Cruising is the fine art of balancing the execution of a well-researched Plan with the willingness to depart from The Plan. Good reasons to depart from The Plan might be bad weather or a fabulous cultural opportunity. Unexpected opportunities come along and dang it, that’s what cruising should be about. But changing boats? Shouldn’t that be planned well in advance? How did this happen?
After our difficult trip down the coast in the wrong season (Yes, Fatty, no more wrong ocean at the wrong time of year, we promise) we took a little vacation time with family and got re-invigorated to continue our trip south. I mean, we are sailors – telling our story of disaster and discomfort only encouraged us to go out there and make more stories! We had talked about a new boat sometime in the future, but we knew that time had not come. Time to clean up, pack up, and head south after the holidays.
During our down time we were delighted to finally meet previous owners of Phoenix that had found us some years ago while we were rebuilding Phoenix. We had stayed in touch and were excited to finally meet in person. We rowed them out to Phoenix and had a lovely hour showing what we had done and hearing more stories of their adventures in the 1980s sailing from Florida to Norway to Brazil to California. Congenial folks, as we knew they would be!
We had a lovely lunch at Half Moon Bay afterwards, and included some old friends of ours we had met when preparing for our trip to Hawaii. Back in 2007 they had just bought a new-to-them boat in Canada and were fixing it up to take it south to San Francisco in preparation for a voyage to New Zealand and back during his sabbatical. Hearing of their adventures is always fun and they were interested to meet Phoenix’s former owners. So it was a great lunch talking of voyages and sailing.
At the end of the lunch I admitted that we were probably looking for a larger boat once we got to Mexico, something large enough to hold Jon’s truly impressive catalog of tools and all my sewing and other hobby equipment. I had a short list including such items as:
- “separate sleeping cabin, preferably not forepeak”,
- “oven that goes close to 500 degrees”,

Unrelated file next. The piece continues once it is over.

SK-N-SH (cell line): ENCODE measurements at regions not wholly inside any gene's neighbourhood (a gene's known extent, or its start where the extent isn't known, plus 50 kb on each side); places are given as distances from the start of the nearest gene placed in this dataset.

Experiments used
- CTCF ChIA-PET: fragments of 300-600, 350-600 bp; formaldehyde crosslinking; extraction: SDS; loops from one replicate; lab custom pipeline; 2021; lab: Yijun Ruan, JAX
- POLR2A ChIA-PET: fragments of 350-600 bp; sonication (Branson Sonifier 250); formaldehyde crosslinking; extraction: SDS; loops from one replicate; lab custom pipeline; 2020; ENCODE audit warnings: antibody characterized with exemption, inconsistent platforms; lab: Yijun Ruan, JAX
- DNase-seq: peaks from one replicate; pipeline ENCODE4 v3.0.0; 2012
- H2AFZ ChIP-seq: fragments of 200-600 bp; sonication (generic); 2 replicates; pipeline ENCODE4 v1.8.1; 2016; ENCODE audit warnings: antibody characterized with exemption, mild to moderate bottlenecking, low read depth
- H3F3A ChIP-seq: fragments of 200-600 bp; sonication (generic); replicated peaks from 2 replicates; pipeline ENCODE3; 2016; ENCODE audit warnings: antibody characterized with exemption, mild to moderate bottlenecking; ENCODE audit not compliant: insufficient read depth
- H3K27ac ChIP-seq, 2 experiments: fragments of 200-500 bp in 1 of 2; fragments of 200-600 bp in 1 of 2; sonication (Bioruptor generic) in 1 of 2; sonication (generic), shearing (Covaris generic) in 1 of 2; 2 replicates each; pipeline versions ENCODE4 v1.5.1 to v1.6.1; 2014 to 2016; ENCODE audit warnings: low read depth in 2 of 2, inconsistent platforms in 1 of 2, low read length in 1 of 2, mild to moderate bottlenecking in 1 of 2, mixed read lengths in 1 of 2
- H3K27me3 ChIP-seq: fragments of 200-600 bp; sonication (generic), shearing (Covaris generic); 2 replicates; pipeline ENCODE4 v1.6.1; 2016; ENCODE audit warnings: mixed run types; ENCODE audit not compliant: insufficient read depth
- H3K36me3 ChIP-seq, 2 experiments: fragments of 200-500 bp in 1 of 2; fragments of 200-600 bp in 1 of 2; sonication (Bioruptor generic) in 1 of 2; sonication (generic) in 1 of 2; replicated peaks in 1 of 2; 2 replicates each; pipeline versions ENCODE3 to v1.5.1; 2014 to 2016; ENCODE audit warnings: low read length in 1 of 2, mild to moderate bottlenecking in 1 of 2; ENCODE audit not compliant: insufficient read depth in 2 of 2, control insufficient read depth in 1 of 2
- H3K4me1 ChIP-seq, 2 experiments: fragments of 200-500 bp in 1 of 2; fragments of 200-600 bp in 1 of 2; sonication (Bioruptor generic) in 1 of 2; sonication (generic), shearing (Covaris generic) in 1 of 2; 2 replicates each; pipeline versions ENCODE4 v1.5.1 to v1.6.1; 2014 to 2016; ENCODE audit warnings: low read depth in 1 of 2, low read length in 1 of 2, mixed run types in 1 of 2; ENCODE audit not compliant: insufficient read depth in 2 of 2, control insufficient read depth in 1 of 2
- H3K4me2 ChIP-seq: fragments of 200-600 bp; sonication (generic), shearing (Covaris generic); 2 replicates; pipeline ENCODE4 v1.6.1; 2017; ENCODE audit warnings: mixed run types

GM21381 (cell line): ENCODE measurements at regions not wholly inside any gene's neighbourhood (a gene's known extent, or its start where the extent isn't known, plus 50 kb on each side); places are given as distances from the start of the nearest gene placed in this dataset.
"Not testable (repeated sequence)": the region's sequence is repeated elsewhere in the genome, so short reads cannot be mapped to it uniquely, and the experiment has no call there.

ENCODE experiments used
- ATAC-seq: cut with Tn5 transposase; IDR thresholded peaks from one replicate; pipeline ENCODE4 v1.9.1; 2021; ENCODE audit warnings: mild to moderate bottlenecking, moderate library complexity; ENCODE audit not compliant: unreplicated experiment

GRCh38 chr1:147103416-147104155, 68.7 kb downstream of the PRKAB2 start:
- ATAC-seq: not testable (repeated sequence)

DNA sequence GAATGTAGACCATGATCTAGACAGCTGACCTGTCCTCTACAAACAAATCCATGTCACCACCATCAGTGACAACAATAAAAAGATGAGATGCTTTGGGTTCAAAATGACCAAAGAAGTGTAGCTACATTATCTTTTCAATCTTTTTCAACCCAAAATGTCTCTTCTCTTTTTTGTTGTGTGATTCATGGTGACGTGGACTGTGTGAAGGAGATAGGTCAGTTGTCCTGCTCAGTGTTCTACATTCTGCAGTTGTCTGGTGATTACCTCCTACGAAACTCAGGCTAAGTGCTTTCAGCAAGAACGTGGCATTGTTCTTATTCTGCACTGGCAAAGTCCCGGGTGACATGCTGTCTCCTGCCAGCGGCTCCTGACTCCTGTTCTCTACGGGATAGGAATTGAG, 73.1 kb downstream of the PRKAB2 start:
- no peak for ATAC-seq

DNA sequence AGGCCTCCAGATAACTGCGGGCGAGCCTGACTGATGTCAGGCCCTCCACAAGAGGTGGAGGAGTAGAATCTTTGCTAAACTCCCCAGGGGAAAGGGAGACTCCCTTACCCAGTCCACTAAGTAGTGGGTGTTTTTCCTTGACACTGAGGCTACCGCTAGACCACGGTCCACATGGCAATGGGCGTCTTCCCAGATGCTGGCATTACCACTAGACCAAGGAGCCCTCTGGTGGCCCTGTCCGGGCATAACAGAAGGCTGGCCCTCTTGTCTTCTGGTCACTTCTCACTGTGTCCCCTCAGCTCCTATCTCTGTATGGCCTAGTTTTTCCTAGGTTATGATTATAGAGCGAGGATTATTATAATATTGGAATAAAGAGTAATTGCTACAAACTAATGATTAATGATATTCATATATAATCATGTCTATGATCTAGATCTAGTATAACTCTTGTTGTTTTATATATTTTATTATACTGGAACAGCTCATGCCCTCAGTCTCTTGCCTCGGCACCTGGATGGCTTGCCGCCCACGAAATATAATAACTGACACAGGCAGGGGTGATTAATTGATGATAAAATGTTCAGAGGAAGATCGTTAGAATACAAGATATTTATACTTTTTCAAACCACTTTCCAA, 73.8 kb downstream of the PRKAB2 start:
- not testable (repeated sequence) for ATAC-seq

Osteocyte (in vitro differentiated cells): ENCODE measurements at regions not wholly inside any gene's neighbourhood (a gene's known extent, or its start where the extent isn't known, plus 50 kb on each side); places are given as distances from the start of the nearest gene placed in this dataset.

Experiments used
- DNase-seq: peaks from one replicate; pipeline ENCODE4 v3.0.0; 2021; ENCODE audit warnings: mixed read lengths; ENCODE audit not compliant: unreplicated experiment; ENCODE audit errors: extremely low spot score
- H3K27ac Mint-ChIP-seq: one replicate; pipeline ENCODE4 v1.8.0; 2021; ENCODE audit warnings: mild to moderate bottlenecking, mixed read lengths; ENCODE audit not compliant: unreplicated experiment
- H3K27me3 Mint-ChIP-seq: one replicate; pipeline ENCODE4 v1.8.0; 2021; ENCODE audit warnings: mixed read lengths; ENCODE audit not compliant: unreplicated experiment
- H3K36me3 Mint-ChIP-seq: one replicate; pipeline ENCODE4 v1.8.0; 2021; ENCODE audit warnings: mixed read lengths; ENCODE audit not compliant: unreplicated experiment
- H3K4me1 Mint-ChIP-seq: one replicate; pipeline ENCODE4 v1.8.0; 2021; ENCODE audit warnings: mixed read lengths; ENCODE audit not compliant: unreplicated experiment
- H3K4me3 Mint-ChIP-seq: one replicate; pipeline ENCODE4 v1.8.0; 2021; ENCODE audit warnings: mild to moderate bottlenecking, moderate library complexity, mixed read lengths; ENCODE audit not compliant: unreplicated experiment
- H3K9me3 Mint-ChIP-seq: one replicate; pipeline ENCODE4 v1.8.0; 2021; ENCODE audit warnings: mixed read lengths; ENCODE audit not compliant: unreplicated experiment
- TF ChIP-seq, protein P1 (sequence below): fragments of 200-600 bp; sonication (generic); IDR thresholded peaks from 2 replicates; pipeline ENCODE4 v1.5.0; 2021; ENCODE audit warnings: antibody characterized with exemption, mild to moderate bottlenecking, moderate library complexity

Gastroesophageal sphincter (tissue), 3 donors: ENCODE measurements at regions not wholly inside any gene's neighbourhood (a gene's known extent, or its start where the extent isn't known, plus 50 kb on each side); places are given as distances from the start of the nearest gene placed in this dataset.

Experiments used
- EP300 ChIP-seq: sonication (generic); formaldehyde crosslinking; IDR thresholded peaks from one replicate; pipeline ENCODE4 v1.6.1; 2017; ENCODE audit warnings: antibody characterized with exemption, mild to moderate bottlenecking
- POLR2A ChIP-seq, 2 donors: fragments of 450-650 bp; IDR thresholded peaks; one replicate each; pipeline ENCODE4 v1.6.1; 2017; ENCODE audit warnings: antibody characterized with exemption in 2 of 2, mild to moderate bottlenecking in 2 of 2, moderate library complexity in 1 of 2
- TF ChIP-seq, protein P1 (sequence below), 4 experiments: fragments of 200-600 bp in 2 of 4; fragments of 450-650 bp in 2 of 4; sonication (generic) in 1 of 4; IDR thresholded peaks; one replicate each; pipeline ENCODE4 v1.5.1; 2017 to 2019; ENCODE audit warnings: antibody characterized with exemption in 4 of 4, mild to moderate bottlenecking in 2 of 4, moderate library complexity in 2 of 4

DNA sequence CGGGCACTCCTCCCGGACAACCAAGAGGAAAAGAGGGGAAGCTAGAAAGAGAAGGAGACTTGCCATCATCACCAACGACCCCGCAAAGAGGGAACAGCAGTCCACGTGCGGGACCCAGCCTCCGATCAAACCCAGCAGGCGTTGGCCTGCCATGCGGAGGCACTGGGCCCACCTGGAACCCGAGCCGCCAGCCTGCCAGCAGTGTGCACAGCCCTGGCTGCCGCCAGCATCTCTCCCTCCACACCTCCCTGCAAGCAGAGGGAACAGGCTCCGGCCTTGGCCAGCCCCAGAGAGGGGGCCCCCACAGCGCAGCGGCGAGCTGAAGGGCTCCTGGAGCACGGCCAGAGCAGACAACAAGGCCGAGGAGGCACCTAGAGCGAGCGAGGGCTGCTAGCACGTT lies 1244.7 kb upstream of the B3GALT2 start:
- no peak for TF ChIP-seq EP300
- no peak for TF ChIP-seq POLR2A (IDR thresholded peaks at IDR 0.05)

- “non-creaky floors”,
- “galley and dining out of traffic flow” and
- “better downwind performance”.
But we wanted to cruise for a year or so so that we were pretty sure we would make a reasonable choice. They say it takes a year or more to really get used to cruising so we were willing to wait. But before we headed across an ocean to New Zealand I was pretty sure I was going to want a little more comfort.
Sandra pulled me aside and said “you should really consider Aquila, we have to sell her since our lives are focused on land now. We could make her quite affordable.” I nodded yes, yes, knowing full well it was too soon and we could not afford their gorgeous boat anyway. I mumbled something about Jon needing more time before letting go of Phoenix and all the work he had done. So, that was that.
A few days later we got a text saying it was more important to them to have someone they really knew was going to take her into the oceans and they could probably meet our budget. They didn’t want her languishing in a marina even if that meant they lost some money on her. Hmmm. It would be rude not to at least go see.
After several visits to Aquila with Jon in full surveyor mode, the little hammer and everything, we came to an agreement on price and started the paperwork. We had to use up our cruising kitty, but she’s ours! She will now be called Eurybia with homeport Bellingham, WA and we are living aboard while we sort through the systems, and gradually move stuff aboard from Phoenix.
So here is more information on Eurybia, and also our sales notice for Phoenix.
This means we will be in San Francisco quite a bit longer. We have some deferred maintenance on the new boat to do, systems to learn, some additions (mostly solar panels – she has everything else!), a ketch to learn how to sail, and of course have to find a good home for Phoenix.
Life is what happens when you are making other plans.
The lunch described was indeed a fateful lunch. Two months after buying Eurybia the other couple at that lunch (previous owners of Phoenix) bought Phoenix from us. So among those three couples, two boats changed hands within two months.
Congratulations in your new boat home!
Looks like a lovely boat and home. Good transition!
More Pictures of Eurybia . . . ?
Done. See https://sailingeurybia.com/more-photos/